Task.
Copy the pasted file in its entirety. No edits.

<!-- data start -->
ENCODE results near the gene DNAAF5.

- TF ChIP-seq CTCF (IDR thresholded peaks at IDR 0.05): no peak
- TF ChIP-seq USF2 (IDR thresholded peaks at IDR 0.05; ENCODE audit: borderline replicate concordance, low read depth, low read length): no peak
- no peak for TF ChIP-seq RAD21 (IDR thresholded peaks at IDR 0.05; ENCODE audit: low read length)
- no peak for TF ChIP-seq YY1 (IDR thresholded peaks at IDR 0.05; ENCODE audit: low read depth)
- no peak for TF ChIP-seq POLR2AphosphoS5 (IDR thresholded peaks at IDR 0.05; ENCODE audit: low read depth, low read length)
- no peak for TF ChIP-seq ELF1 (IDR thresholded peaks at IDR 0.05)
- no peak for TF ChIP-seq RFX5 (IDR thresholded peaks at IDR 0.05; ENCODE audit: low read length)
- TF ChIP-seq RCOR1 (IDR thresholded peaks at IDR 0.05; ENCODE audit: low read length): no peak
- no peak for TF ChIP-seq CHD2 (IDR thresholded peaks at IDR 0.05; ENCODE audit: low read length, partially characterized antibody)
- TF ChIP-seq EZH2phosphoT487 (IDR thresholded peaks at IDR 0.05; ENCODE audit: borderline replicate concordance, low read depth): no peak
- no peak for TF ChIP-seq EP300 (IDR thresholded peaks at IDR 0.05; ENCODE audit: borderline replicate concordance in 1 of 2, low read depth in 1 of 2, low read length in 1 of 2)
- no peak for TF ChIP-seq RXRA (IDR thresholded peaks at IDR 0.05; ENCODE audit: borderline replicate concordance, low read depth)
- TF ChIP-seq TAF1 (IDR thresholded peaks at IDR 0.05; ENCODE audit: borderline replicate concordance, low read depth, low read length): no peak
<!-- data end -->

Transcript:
ENCODE results near the gene DNAAF5.

- TF ChIP-seq CTCF (IDR thresholded peaks at IDR 0.05): no peak
- TF ChIP-seq USF2 (IDR thresholded peaks at IDR 0.05; ENCODE audit: borderline replicate concordance, low read depth, low read length): no peak
- no peak for TF ChIP-seq RAD21 (IDR thresholded peaks at IDR 0.05; ENCODE audit: low read length)
- no peak for TF ChIP-seq YY1 (IDR thresholded peaks at IDR 0.05; ENCODE audit: low read depth)
- no peak for TF ChIP-seq POLR2AphosphoS5 (IDR thresholded peaks at IDR 0.05; ENCODE audit: low read depth, low read length)
- no peak for TF ChIP-seq ELF1 (IDR thresholded peaks at IDR 0.05)
- no peak for TF ChIP-seq RFX5 (IDR thresholded peaks at IDR 0.05; ENCODE audit: low read length)
- TF ChIP-seq RCOR1 (IDR thresholded peaks at IDR 0.05; ENCODE audit: low read length): no peak
- no peak for TF ChIP-seq CHD2 (IDR thresholded peaks at IDR 0.05; ENCODE audit: low read length, partially characterized antibody)
- TF ChIP-seq EZH2phosphoT487 (IDR thresholded peaks at IDR 0.05; ENCODE audit: borderline replicate concordance, low read depth): no peak
- no peak for TF ChIP-seq EP300 (IDR thresholded peaks at IDR 0.05; ENCODE audit: borderline replicate concordance in 1 of 2, low read depth in 1 of 2, low read length in 1 of 2)
- no peak for TF ChIP-seq RXRA (IDR thresholded peaks at IDR 0.05; ENCODE audit: borderline replicate concordance, low read depth)
- TF ChIP-seq TAF1 (IDR thresholded peaks at IDR 0.05; ENCODE audit: borderline replicate concordance, low read depth, low read length): no peak